Earlier, at 9:03 AM EST, Squarespace also provided some fascinating on-the-ground color: “This building has 2 basements and both are flooded. As of 7AM EST today, the first basement has been completely pumped out. A broken water main was discovered which was ADDING water to the basement as the pumps ran yesterday. By using 3x the number of pumps overnight, they were able to outpace the water main, clear the basement and turn off the running water main.”


All sites are up and running, although some are on generator power. Basically, the status is unchanged from Oct. 31, with NYC1 at 60 Hudson St. and NYC2 at 111 8th Ave. running on generators. NYC1 has fuel for one day’s worth of service, with a refueling truck scheduled for Nov. 1. NYC2 has two days of fuel on hand, restocked at 4:30 PM EST on Oct. 31. The NJR1 site is also on generators, with “adequate” fuel levels, Telx reported. As before, the company advised customers to power down where they could.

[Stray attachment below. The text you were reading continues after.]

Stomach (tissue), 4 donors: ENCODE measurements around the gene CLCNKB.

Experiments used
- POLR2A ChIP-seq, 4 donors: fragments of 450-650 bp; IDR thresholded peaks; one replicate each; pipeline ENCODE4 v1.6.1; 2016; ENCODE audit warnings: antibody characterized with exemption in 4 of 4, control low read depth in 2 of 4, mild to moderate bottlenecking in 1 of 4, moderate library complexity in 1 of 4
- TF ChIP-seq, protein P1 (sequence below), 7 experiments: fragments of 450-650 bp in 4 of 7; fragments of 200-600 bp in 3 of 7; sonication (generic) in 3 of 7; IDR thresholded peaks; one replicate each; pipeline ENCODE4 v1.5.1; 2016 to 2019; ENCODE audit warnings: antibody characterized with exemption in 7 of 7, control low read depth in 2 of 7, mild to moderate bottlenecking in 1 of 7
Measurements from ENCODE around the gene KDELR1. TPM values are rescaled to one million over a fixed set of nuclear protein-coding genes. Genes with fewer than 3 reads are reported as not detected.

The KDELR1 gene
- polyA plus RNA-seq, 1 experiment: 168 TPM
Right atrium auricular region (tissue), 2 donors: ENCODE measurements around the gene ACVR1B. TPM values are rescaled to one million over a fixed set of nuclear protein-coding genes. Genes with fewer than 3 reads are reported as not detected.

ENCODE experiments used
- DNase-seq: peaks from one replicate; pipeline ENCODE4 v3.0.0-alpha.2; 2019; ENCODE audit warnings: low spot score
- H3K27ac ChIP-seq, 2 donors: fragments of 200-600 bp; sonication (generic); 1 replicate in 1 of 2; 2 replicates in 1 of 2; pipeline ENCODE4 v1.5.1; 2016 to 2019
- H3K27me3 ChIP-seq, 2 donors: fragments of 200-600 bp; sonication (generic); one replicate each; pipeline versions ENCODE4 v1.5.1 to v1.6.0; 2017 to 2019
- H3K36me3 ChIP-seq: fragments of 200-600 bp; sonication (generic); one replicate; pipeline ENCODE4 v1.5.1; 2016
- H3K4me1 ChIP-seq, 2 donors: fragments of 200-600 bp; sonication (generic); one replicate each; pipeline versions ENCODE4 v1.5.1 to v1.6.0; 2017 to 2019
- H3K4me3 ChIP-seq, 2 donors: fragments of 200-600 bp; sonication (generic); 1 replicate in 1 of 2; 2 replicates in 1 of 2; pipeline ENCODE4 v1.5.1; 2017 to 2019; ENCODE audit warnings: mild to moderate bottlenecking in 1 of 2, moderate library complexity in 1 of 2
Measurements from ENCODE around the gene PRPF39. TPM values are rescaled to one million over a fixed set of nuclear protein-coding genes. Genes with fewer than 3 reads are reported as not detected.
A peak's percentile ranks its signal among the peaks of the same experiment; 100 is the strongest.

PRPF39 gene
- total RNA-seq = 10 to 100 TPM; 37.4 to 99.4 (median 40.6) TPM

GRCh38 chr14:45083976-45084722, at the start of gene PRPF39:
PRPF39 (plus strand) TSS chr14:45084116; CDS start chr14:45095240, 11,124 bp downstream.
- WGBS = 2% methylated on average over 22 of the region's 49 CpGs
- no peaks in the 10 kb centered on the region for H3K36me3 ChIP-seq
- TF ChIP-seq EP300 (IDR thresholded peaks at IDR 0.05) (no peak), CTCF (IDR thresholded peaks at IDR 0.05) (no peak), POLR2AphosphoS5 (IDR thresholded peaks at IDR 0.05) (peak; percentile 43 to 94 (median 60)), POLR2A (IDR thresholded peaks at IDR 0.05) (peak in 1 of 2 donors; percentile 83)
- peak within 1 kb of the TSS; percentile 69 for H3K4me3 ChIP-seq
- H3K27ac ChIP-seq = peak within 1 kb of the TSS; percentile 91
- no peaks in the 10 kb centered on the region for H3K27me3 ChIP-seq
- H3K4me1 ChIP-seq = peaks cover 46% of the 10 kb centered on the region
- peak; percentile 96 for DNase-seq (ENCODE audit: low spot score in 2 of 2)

No outages. Telehouse is now offering colocation space, telecom circuit cabling and IT Support services on a temporary basis (or limited basis) at all 3 of the company’s New York City Data Center facilities: 25 Broadway, Chelsea at 85 10th Ave. and the Teleport in Staten Island. Quarter, half and full cabinets are available on temporary one month or more basis over the next 60 days, in addition to long term commitments.


Verizon’s infrastructure services appear to be operational. “Because critical communications equipment (such as voice switches, data equipment and routers) are located on high floors in our buildings, they were not damaged by floodwater,” the company said the evening of Oct. 31. “But the water did damage some of backup power equipment such as switch gear, generators and fuel pumps, causing some repair delays.”

On Nov. 1, the company said little about its wired infrastructure services, choosing to focus on how it was erecting temporary wireless towers for customers, and rescue and recovery efforts.


Image: ConEd